The elderly mother of Government minister turned bookmaker Ivan Yates risks losing her home after his business collapsed.
The former Fine Gael TD is also battling to save his own home and part of the four-generations-old family farm put up to secure bank loans for the Celtic Bookmakers chain.
Newstalk presenter Mr Yates and his wife Deirdre owe AIB six million euro and have landlords demanding "surrender" money after they quit leases in failing shops. But the couple who have run the betting chain since 1987 vowed to honour all bets.
Mr Yates said: "I take full responsibility for this commercial disaster. There's no hiding place for me on this and the consequences are there. I was part of the Celtic Tiger thrusting forward. I gave up politics to drive this ambition to create a national brand and family business and it has ended in tears."
A receiver has been appointed to the business. Between 15 and 20 of the 47 shops are not performing and it is hoped more than 100 jobs can be saved from the 237 strong workforce as shops are sold as going concerns. The business is up for sale, either as separate shops or the chain.
Mr Yates could be facing bankruptcy, repossession of a bungalow built for his 78-year-old mother Mary on family land at Blackstoops, Enniscorthy, the ancestral family home and farm and his own home in Dublin. Mr Yates' son Andrew also works for the business. All the property was used as collateral against bank loans.
The Yateses, descendants of whiskey-maker John Jameson, had about 90 acres of farmland in Wexford at one stage. Mr Yates said he is also being pursued by landlords after quitting leases on failing shops over the last two years. Twelve shops were closed down and in some towns owners are looking for two and half times the standard charge. A number of court actions have been taken against Mr Yates by landlords to reclaim some of this money.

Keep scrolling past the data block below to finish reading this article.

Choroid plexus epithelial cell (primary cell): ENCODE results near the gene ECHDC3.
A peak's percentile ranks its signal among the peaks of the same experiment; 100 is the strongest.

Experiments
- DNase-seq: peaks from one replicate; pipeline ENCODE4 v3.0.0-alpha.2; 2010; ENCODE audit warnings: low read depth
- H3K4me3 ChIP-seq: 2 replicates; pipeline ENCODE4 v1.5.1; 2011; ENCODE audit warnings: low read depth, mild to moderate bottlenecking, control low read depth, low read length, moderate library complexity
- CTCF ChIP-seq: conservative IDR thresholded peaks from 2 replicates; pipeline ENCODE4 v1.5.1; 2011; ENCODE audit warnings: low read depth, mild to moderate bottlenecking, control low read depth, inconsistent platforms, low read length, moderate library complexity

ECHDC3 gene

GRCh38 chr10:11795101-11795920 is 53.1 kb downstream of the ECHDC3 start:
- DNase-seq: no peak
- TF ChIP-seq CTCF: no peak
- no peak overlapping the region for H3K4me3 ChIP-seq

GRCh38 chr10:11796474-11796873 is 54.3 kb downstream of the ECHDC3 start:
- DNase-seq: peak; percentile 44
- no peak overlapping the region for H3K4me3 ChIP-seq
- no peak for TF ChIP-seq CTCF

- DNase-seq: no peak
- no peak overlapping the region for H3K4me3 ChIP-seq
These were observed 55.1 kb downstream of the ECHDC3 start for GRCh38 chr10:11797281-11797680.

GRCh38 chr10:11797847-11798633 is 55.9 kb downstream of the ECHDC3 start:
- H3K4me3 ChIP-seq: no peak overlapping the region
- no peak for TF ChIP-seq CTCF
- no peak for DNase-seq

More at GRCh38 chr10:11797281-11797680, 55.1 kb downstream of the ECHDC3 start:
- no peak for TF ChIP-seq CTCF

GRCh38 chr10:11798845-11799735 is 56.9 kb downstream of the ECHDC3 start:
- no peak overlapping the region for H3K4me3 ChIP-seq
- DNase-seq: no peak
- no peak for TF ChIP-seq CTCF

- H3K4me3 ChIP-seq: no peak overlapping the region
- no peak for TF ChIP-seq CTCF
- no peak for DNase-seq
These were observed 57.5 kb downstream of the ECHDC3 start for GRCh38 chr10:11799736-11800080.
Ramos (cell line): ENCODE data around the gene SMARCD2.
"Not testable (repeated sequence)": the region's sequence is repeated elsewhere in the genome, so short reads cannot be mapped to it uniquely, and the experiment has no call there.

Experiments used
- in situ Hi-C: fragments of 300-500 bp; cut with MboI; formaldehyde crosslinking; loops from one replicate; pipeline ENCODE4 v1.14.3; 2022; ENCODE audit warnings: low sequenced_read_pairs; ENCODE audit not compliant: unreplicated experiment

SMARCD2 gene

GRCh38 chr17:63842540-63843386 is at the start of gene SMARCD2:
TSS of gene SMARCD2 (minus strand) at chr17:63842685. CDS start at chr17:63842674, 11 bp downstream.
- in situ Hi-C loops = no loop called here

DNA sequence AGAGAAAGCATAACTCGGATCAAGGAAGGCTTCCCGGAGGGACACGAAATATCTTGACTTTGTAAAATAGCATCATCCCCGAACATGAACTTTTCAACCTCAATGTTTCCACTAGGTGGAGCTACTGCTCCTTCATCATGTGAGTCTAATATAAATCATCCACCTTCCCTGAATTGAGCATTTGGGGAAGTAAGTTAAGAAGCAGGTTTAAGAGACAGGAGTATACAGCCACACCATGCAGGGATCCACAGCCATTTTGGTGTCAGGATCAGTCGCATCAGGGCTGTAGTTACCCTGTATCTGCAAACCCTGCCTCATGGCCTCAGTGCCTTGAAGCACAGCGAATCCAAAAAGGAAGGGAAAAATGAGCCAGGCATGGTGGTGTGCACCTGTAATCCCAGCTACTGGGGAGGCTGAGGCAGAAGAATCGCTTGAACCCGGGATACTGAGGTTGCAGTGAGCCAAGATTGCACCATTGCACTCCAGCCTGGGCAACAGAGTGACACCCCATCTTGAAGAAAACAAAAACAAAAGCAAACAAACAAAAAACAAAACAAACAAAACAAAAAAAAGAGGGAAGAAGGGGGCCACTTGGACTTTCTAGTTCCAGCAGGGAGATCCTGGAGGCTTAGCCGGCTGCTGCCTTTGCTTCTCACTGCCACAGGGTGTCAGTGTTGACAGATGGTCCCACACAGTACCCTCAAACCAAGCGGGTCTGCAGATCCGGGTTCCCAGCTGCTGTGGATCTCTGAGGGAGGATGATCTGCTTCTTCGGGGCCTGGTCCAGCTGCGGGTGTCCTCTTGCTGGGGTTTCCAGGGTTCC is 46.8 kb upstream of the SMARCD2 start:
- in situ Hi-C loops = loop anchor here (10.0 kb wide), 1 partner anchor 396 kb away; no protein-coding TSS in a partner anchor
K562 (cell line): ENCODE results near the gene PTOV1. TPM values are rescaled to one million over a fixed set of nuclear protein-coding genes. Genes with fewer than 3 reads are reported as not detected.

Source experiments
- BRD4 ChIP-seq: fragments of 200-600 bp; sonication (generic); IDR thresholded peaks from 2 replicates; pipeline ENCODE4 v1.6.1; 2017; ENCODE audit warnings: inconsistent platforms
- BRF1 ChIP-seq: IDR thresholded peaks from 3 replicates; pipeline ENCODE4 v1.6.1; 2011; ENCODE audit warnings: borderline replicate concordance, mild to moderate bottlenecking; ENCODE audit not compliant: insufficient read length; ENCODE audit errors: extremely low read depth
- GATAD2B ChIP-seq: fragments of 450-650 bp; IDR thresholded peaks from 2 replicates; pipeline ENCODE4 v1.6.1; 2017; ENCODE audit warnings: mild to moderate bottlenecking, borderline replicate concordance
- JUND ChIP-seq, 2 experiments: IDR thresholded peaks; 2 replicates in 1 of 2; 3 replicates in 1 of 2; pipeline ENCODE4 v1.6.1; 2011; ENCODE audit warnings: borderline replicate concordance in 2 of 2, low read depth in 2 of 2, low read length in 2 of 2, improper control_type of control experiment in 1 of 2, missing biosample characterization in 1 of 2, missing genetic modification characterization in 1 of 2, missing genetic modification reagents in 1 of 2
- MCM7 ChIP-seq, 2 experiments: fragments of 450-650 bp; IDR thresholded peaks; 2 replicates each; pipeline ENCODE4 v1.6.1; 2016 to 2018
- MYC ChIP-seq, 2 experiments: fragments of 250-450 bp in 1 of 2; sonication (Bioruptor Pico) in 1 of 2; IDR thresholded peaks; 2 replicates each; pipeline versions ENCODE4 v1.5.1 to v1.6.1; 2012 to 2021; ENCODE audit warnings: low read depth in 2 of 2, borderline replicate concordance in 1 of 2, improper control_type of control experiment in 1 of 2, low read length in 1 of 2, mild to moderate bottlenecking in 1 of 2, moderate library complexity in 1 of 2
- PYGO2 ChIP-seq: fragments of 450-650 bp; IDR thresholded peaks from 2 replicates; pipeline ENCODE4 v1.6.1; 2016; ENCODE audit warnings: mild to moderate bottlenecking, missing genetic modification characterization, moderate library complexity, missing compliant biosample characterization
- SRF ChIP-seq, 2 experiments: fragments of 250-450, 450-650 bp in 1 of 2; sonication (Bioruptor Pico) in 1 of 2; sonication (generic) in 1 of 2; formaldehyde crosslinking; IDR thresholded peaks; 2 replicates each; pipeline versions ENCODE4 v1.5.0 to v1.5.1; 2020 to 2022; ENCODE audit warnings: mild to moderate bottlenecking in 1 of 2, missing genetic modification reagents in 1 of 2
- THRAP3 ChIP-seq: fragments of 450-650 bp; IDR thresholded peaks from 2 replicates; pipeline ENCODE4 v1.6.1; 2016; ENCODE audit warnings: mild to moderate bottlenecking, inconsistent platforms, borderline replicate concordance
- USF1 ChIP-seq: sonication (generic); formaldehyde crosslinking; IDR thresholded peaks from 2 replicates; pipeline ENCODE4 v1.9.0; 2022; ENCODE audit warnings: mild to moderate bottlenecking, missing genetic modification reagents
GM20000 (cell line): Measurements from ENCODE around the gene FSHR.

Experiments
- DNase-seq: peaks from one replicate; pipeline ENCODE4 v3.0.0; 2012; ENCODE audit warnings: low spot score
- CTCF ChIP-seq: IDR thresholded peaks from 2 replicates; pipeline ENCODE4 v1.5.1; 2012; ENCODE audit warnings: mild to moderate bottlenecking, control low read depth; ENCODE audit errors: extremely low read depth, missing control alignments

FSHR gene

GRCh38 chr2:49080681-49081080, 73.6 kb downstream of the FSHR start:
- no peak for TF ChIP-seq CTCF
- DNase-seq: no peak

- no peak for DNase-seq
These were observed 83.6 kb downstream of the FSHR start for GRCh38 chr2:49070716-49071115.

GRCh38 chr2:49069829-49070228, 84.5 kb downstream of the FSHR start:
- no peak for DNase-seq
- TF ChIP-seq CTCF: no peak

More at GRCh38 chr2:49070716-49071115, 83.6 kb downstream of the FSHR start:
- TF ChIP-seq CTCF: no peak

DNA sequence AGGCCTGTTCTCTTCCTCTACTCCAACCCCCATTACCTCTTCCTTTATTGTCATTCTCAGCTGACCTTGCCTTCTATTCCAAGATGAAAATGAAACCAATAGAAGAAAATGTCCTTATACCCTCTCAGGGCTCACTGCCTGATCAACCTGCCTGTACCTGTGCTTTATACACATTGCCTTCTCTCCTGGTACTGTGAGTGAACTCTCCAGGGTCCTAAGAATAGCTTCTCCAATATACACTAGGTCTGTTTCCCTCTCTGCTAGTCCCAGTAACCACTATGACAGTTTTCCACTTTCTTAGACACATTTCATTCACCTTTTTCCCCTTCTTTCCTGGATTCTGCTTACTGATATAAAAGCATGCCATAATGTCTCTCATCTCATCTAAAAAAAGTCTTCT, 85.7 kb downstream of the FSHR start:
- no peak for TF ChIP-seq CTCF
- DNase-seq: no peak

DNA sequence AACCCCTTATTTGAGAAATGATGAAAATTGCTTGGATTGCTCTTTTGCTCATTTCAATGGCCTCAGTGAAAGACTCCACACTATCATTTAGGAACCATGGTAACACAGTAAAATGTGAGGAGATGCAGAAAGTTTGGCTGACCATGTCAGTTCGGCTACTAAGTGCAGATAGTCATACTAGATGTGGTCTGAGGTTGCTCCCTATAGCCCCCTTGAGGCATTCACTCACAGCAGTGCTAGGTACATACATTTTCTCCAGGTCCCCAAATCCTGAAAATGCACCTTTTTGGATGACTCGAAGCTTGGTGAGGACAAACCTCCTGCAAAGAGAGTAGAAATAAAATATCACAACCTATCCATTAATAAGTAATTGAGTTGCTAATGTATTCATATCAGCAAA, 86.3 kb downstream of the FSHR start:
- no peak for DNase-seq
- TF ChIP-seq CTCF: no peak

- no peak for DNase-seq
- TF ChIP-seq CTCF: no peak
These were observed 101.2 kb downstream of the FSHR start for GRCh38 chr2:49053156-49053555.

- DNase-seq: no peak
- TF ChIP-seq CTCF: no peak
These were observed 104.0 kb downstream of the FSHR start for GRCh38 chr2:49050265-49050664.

Celtic Bookmakers suffered a 50% fall in business in the last three years. "Like many, we did not anticipate the rapid decline in the economy, but I acknowledge that the accelerated growth of the business placed the company in a difficult position given the extent of the recession," Mr Yates said.
Mr Yates and his wife believe the company has gone bust as liabilities exceed assets. In 2007 Celtic Bookmakers had annual income of 180 million euro and an operating profit of four million euro. Since then, it has reduced costs from 17 million euro to less than 12 million euro, including closing 12 loss-making shops. At the height of its business boom Yates was told his company was worth 32 million euro and offered to borrow 16 million euro to expand. Two shops in Wales which trade under Celtic Bookmakers brand but operate as a separate business are also for sale.
Mr Yates said worsening trading conditions last year stopped the company from securing a suitable merger, refinancing or restructuring despite efforts over many months. The couple asked AIB to appoint a receiver with Neil Hughes of Hughes Blake Accountants to oversee the running of the company during the next few weeks.